It’s near midnight on a perfectly normal weekday. You’re dead silent, laying in bed, the only light source a small rectangle with more processing power than you can ever imagine.
What exactly is this power used for? In your case, it’s endlessly scrolling through a social media site of your choice. Whether it’s reading the endless opinion-based text posts on Twitter, double-tapping the bloated filters of Instagram posts, or witnessing a heated political debate buried in YouTube comments, social media is likely the biggest source of stimulation for many of us. And now, with the wake of quarantine and self-isolation, the cold, binary embrace of the internet is more popular than ever.
The mindless consumption of social media is something I’ve taken part of for years, but I often find myself asking if social media is truly an open source hub of discussion, or if this age of “hot-takes” and callout posts has created more harm than good.
On the surface, social media is used to communicate with friends, connect with family members, or keep up to date on events occurring around the world. A benefit of open communication with people is the ability to learn new perspectives. BHS student Emma Bordt believes “social media has helped so many teenagers meet and learn more about people than we ever would have otherwise. We’re able to educate ourselves and empathize with struggles that other generations couldn’t.”
However, an influx of new opinions could become very overwhelming for younger social media users. BHS Guidance Counselor Kathleen Gagliardi corroborates this statement, saying “There is a mental health crisis in the country and I believe social media is the leading cause of issues for [younger] generations.”
But how can double tapping pictures be bad for teens’ mental health? The answer is quite complex. For one, the anonymity on social media makes people much more willing to insult each other. This can range from one comment calling someone ugly, or a mass influx of death threats from hundreds of strangers. Emma explains that she has “seen people arguing and insulting each other on social media many times.”
Arguments online typically start from civil discussion that rapidly devolves into petty name-calling. The anonymity only encourages vitriol. If, hypothetically, a teen posts a photo of themselves, someone is completely able to comment an insult about their appearance. This happens so often online that many teens now have low self-esteem and self confidence. Gagliardi believes that because “everyone hides behind a screen,” many young people “do not know how to communicate effectively.”
Another major problem teens have with social media is how distracting it can be. Social media doesn’t turn off, meaning that at any time of the day you can access it. At any time you may be notified of a like, follow, or direct message. Because of this, social media can become addicting. Many teens often find themselves scrolling through Instagram, Twitter, or TikTok for hours instead of finishing homework. Procrastination because of social media could potentially hurt the performance of a student in school.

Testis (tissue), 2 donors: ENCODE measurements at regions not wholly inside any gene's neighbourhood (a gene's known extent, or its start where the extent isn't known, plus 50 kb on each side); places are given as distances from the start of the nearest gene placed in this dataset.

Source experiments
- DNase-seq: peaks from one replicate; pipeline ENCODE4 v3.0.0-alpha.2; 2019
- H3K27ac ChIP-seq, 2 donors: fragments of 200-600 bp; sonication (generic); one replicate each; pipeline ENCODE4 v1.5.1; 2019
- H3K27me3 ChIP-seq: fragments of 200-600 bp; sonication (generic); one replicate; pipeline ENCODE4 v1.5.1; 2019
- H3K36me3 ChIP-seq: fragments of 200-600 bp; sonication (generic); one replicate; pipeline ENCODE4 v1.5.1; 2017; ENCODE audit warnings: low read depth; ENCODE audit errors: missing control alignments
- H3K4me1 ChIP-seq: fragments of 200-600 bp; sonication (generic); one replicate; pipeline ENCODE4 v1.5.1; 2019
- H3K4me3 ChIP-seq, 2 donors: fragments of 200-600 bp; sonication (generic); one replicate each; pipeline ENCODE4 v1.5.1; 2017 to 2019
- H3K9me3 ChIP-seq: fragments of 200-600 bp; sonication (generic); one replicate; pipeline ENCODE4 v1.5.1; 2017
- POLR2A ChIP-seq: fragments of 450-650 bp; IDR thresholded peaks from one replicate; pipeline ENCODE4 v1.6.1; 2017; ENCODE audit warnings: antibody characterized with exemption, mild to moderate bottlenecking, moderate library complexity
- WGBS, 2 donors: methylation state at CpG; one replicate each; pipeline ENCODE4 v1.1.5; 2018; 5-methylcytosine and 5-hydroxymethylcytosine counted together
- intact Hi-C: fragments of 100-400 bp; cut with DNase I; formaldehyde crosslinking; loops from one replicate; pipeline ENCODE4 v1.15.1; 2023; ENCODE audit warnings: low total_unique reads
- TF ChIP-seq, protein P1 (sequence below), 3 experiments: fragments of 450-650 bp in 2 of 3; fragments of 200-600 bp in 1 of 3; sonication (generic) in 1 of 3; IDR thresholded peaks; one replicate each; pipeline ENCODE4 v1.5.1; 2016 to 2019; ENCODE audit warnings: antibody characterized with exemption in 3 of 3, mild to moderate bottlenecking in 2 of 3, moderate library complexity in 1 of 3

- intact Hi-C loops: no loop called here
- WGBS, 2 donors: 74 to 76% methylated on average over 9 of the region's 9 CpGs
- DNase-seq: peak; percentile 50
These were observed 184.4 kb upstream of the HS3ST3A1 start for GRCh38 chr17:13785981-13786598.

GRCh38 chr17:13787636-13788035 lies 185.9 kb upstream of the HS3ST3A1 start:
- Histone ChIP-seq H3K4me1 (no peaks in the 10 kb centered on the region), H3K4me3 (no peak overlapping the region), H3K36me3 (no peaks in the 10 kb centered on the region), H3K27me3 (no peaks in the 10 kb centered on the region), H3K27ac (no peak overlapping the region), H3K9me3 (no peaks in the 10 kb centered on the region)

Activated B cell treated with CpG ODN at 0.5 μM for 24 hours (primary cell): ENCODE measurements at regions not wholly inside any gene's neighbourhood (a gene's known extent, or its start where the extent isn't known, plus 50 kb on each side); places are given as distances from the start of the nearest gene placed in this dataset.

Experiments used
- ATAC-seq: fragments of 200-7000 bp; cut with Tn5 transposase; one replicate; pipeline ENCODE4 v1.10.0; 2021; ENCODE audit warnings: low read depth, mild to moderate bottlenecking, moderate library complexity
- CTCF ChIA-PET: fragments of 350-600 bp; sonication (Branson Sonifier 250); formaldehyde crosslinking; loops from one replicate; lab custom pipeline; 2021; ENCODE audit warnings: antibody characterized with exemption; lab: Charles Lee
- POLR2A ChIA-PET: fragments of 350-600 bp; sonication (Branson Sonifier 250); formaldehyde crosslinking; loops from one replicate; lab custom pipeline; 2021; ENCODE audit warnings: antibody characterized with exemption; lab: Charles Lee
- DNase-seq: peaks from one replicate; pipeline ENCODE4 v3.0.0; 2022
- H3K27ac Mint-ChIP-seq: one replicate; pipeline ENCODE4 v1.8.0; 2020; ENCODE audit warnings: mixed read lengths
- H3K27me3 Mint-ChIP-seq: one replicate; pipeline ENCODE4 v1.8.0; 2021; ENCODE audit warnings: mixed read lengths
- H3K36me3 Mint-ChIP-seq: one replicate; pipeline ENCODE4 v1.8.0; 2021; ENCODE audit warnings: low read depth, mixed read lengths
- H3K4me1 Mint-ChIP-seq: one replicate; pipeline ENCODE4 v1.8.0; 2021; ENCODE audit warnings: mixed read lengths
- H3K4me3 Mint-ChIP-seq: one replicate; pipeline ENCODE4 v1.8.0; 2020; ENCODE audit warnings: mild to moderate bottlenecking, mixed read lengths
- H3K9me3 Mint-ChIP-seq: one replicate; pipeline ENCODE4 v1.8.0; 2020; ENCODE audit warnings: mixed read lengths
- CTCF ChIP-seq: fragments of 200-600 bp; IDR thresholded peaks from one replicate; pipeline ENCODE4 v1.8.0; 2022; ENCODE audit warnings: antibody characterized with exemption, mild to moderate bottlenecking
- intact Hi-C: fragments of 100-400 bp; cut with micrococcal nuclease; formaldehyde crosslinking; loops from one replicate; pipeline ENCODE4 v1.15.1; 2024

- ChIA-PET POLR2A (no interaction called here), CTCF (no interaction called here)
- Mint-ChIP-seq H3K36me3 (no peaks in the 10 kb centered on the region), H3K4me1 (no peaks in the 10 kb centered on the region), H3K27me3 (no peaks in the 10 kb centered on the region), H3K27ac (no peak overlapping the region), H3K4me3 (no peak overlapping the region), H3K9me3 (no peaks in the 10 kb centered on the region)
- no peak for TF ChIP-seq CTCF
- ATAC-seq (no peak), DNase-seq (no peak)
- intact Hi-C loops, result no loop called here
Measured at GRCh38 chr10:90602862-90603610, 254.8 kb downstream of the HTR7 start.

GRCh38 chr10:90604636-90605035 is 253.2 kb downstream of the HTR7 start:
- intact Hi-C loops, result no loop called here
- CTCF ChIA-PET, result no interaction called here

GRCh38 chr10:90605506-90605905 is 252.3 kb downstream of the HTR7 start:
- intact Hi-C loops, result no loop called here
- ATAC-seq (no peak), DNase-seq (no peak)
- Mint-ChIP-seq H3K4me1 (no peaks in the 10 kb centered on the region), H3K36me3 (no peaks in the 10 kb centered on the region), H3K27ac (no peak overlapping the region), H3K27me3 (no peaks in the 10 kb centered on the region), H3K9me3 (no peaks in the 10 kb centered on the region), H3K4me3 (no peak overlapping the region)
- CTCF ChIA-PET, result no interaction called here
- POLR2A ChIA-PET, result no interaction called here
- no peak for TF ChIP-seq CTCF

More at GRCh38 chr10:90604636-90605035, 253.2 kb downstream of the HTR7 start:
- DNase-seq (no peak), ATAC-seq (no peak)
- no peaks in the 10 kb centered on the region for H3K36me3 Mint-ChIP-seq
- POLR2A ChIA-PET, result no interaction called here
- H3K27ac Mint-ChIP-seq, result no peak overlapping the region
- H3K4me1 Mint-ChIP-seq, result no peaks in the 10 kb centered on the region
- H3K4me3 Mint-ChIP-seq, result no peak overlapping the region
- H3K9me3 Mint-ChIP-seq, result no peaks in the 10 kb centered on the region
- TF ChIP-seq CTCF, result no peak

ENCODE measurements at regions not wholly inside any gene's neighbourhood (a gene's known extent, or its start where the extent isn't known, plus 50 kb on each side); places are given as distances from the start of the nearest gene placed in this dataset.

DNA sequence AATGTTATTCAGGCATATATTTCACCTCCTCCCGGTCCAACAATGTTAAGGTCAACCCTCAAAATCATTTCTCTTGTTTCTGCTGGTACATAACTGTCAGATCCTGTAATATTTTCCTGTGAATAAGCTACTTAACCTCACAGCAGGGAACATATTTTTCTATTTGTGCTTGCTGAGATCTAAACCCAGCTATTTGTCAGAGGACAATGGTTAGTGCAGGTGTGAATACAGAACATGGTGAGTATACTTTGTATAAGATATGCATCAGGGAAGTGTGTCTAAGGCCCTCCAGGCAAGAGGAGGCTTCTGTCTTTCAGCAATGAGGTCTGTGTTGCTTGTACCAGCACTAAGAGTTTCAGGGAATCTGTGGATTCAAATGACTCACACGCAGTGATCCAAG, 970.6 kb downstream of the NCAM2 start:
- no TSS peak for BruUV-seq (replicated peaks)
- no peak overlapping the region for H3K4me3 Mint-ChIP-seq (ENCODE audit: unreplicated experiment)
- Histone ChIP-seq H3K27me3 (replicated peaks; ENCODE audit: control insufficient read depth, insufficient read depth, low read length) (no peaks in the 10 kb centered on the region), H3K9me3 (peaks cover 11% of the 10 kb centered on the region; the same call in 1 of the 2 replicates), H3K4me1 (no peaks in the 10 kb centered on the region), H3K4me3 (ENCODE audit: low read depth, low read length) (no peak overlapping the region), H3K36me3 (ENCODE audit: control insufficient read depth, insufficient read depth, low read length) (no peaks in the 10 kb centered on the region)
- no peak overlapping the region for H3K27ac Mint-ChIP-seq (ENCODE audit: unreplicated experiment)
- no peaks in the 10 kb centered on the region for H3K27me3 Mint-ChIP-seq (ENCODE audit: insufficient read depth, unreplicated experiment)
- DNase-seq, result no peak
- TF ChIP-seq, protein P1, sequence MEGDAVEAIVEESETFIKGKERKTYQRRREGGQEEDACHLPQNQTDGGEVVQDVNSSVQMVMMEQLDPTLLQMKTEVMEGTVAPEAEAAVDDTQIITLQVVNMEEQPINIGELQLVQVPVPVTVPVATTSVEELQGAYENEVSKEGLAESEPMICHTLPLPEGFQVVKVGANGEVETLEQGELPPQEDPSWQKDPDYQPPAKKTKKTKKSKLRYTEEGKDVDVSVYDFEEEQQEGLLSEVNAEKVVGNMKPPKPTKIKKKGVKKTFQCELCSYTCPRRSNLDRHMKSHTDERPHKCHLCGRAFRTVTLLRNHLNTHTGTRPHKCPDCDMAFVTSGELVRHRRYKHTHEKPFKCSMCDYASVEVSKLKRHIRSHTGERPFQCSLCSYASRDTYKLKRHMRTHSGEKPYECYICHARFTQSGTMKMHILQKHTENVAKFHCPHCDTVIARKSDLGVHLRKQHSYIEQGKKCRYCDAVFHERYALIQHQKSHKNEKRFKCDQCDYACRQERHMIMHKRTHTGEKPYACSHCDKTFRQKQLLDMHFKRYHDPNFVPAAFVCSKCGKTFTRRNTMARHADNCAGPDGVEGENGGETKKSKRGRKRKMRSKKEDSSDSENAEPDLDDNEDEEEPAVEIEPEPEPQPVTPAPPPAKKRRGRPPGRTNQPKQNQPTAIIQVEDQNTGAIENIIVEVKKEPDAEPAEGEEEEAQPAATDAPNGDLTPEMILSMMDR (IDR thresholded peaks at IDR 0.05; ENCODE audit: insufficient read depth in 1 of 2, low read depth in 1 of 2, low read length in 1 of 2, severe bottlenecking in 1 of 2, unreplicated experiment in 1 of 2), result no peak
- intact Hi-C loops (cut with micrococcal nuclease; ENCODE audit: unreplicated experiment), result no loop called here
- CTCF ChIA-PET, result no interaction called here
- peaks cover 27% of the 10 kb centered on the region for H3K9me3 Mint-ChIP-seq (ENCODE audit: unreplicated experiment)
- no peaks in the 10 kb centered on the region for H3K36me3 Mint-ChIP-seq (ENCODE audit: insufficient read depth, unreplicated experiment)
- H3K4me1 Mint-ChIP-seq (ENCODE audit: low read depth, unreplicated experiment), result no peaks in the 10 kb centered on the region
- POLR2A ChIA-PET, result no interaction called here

Teens spend a much larger portion of their time using social media than any other activity. People are more interested in capturing a moment rather than living it. Only the best thoughts, photos, or memories are posted on social media. This creates a skewed perception of people who use social media, and the expectation that social media users are as perfect as they are online in real life. Because people want to put their best self forward, they’re more concerned with documenting the life of their brother, rather than living it for themselves.
Gagliardi provides a good example of this, asking if people “are really enjoying a concert if you’re standing in the audience seeing it through your phone screen because you’re live on Facebook, snapping it, or putting it on your Insta story?” It’s a difficult question to answer, because everybody used the internet for different reasons. But overall, if you’re more concerned with posting something to please people, you won’t end up enjoying the moment had you not bothered to post about it.
Social media, like most aspects of life, has its ups and downs. It can help people connect with others they may not have otherwise. With the right skill, one can even build an audience online that helps turn a profit. However, a large portion of people who use social media typically leave their app of choice feel worse than when they opened it. As Emma explains, social media has “both helped and hurt our generation. It’s definitely been a source of drama and bullying, and it has caused a lot of negative effects on teenagers’ self image from the apparent ‘fake’ images we see.”
It’s perfectly normal to use social media; its use has been commonplace for years now. But, in all honesty, if you’re awake at three in the morning mindlessly scrolling, perhaps it’s time to evaluate whether or not a break is in order.